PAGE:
Escape into the Cubiverse
HIGH Discovering a vast cave system underneath my house.
LOW Repeated game-killing glitches.
WTF The game can often be scarier than most horror titles.
Minecraft and I didn't get off on the right foot.
I'm a console player at heart, and it takes something really special to get me motivated enough to jump on a PC. When the Minecraft phenomenon began, I wondered whether I should investigate, and I asked people what it was about. The answers were all about the same.
It's like infinite Legos. It's a pure, limitless sandbox. You can build anything.
I can see how some would find that appealing, but as a goals-oriented player with limited free time, it didn't seem like a good fit. I'm not a fan of timesinks and I don't like games without an endpoint, so I never saw reason to take the plunge.
I expected Minecraft to fade away like so many other titles before it, but that didn't happen. It just got bigger and bigger and bigger—as did my curiosity. When review code for the Xbox 360 Edition arrived, it seemed like the perfect opportunity to finally give it a shot.
First impressions? Utterly atrocious.
Upon starting, I was only able to complete the tutorial before a game-ending inventory glitch happened every single time I tried to access my items. In an effort to get the game to work, I restarted, deleted the cache, began multiple new games… Nothing helped. I even contacted tech reps at Microsoft, but it remained unplayable. Frustrated, I blogged about it, removed it from the Gamecritics review queue, and promptly started my next assignment.
Under ordinary circumstances, that would have been the end of it. However, my ten-year old knew that I had it on my machine, and he'd been hot to try it after playing at a friend's. I told him that we probably wouldn't be able to get it to run, but he insisted and for whatever reason, the game worked fine.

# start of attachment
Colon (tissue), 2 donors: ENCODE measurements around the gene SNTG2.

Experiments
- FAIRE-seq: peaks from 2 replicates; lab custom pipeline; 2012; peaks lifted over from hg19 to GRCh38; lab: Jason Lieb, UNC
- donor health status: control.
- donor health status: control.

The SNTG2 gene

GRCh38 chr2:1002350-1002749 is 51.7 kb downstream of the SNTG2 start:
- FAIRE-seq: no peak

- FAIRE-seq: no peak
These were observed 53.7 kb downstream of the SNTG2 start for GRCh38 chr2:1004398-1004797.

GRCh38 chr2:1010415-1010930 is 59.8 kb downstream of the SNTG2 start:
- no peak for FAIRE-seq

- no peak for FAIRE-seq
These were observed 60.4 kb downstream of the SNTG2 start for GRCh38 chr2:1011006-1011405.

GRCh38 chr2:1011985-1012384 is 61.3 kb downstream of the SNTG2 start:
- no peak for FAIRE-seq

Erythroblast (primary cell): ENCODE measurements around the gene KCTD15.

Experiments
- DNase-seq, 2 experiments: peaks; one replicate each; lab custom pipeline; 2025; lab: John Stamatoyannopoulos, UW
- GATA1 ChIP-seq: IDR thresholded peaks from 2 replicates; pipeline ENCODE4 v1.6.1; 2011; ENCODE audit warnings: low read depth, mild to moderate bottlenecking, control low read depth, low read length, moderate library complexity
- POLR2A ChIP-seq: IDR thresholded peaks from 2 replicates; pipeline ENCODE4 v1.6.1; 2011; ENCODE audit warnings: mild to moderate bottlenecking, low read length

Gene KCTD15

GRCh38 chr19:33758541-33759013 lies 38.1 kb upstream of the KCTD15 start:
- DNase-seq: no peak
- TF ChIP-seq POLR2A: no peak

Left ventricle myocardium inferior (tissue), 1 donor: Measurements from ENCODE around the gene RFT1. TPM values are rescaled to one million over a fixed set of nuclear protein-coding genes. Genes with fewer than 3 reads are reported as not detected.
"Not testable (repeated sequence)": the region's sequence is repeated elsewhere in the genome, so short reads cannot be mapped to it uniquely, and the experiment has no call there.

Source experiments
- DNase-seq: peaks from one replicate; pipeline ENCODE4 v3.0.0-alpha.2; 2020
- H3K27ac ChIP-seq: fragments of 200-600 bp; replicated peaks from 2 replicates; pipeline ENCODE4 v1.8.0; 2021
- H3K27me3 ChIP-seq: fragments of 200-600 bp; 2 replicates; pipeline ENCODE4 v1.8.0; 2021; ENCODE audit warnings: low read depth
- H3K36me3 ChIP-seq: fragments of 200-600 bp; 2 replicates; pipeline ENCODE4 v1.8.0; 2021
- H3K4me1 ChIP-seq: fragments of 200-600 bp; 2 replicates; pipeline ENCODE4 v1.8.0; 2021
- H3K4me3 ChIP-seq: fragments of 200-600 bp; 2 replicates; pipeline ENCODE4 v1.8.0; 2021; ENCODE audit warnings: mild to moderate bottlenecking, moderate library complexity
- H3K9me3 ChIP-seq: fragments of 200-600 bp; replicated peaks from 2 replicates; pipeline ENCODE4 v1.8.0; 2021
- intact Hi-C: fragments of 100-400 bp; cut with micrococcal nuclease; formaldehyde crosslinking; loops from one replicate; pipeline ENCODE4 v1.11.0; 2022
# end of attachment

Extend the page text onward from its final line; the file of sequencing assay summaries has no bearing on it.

(Imagine the sound of my teeth grinding together here.)
He already had a pretty good working knowledge of Minecraft, so I sat beside and watched him punch trees, build a house on stilts, and chase wolves around the blocky landscape. It didn't seem interesting but he was into it, so I continued on as his couch buddy.
After he went to bed that night, I started my own game (now functional for me as well) and wondered what the point was. Walking around, digging up rocks? Cutting trees and seeing the leaves continue to hover in the air? Getting blown to hell by stealthy green creepers? What was so great about this?
I had no clue.
Time passed in the real world and a little while later, my health insurance premium jumped up by 19% out of the blue. Compounding the problem, I hadn't received a paycheck in over a month. Life can be hairy at times for a freelancer like myself, and with financial obligations and mouths to feed, I was really wondering when some cash was going to come in.
After another night of watching my son putter around in blockville and with tension running high, I put him to bed and decided to give Minecraft another shot for the hell of it. This time, it just clicked. With the chaos and worry happening in my life, the soothing piano melody and total mastery over the world stopped being boring and became an appealing oasis from reality.
I can't afford to buy a house in real life, but in Minecraft, it's no problem. I just collect a few cobblestones and before long there's a castle perched atop a mountain. That growing grocery budget that's keeping me up at night? Punching a few endlessly-spawning pigs to harvest porkchops banishes food concerns. Though these actions didn't help a whit with my issues in reality, just being able to successfully exert my will somewhere was a good feeling.
This ability to control was certainly soothing to my nerves, but it was just my point of entry into the game. Even as an effective balm for tension, Minecraft wouldn't have held my attention for long without it having more substance to it—and it did.